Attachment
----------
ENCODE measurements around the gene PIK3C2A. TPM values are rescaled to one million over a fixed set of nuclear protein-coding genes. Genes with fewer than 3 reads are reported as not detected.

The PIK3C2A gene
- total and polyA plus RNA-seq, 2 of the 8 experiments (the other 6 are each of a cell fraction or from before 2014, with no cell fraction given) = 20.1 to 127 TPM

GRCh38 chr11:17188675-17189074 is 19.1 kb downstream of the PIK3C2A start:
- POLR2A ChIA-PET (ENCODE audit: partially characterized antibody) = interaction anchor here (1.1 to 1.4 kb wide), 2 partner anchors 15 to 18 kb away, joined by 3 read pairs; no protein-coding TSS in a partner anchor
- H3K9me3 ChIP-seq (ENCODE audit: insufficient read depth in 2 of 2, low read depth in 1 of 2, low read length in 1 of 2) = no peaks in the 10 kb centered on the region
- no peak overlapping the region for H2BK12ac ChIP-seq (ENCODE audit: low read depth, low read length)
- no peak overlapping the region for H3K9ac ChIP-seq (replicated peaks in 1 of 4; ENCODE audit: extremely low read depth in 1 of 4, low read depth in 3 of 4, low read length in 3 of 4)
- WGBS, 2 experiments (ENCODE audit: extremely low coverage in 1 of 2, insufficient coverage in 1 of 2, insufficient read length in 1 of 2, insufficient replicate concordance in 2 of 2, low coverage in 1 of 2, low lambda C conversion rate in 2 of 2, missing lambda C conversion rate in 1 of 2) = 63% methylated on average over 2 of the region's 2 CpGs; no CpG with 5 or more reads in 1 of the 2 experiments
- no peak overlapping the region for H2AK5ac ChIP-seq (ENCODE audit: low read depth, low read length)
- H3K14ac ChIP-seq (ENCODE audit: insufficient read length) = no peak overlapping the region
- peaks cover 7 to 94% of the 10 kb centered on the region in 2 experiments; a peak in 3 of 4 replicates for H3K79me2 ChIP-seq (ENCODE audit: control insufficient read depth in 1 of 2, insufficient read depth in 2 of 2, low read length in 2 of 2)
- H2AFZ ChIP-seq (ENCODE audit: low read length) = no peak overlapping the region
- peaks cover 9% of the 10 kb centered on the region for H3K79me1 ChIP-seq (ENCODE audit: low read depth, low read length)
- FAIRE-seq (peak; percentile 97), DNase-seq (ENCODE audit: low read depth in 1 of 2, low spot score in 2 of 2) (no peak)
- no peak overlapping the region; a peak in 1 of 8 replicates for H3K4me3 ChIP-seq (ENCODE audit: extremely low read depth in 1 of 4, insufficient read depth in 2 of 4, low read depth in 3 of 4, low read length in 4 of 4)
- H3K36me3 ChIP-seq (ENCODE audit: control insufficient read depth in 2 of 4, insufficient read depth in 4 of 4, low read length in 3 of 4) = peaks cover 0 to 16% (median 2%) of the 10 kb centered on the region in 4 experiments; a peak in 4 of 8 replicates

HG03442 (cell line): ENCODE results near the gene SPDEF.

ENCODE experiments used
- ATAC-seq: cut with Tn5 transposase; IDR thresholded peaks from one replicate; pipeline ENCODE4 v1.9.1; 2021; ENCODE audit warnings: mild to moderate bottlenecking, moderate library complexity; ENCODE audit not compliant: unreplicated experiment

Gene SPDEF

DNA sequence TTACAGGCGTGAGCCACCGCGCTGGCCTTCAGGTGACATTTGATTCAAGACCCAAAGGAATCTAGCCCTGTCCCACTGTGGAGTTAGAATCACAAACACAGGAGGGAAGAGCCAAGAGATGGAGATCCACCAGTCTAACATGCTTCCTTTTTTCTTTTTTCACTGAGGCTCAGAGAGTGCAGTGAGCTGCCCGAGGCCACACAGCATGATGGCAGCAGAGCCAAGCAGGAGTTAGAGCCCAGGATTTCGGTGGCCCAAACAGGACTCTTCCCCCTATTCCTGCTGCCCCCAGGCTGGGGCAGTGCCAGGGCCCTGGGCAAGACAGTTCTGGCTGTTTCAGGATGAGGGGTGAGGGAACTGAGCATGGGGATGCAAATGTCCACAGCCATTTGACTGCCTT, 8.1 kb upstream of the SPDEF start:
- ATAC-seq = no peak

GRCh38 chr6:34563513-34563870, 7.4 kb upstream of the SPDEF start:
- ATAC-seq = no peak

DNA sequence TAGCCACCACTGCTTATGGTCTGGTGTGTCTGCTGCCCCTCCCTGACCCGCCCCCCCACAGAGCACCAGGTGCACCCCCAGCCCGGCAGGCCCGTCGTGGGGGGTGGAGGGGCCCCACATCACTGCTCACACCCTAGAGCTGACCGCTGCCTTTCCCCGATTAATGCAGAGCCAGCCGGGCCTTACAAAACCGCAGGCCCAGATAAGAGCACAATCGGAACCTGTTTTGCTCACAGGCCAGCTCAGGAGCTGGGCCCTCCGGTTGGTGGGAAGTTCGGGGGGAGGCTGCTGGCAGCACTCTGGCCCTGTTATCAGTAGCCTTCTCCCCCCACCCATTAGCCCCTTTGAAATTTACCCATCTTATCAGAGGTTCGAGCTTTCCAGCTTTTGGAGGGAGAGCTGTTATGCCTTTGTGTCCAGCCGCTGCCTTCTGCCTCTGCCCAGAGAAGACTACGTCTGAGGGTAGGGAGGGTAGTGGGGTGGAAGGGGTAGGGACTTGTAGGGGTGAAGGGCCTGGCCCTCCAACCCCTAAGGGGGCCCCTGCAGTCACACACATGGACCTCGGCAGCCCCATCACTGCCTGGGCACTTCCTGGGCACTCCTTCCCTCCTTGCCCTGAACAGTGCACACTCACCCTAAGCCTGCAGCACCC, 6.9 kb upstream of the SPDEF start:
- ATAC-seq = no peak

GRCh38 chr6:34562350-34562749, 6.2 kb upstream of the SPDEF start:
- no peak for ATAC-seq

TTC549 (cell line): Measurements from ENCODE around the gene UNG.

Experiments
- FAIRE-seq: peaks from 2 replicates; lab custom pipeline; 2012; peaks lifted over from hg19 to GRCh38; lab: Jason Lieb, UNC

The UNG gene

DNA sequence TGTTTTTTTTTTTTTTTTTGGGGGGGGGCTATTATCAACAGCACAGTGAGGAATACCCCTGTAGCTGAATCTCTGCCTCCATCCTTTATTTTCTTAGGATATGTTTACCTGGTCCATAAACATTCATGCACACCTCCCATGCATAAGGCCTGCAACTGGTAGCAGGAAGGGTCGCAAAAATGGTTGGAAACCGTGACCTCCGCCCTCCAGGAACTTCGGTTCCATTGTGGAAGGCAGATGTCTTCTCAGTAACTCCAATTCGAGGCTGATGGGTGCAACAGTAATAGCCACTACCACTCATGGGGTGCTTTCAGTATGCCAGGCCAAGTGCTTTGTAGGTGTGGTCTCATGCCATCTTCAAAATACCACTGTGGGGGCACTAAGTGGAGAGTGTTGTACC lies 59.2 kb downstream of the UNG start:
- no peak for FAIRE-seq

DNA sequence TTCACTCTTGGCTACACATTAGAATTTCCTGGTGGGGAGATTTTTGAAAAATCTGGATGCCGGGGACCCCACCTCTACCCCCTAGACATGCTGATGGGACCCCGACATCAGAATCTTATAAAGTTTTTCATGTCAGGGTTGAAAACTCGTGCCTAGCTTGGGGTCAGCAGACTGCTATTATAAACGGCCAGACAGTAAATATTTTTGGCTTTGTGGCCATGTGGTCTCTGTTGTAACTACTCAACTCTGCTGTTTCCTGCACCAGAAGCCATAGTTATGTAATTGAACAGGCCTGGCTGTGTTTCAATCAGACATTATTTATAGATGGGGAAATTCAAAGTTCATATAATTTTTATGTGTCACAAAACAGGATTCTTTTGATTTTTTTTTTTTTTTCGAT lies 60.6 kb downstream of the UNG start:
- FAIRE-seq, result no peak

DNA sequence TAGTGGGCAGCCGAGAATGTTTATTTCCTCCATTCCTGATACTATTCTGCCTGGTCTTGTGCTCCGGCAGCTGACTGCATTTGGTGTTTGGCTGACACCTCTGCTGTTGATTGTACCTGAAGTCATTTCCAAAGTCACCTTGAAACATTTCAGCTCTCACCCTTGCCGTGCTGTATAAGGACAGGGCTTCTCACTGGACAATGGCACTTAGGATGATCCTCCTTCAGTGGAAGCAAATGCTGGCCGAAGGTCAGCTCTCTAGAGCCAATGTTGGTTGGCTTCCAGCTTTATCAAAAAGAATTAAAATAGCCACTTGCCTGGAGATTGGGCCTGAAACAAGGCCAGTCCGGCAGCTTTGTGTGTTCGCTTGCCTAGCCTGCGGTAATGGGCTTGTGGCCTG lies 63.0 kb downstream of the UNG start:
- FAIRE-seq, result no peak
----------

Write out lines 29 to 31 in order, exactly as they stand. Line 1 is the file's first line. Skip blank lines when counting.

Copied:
- no peak for ATAC-seq

TTC549 (cell line): Measurements from ENCODE around the gene UNG.

Experiments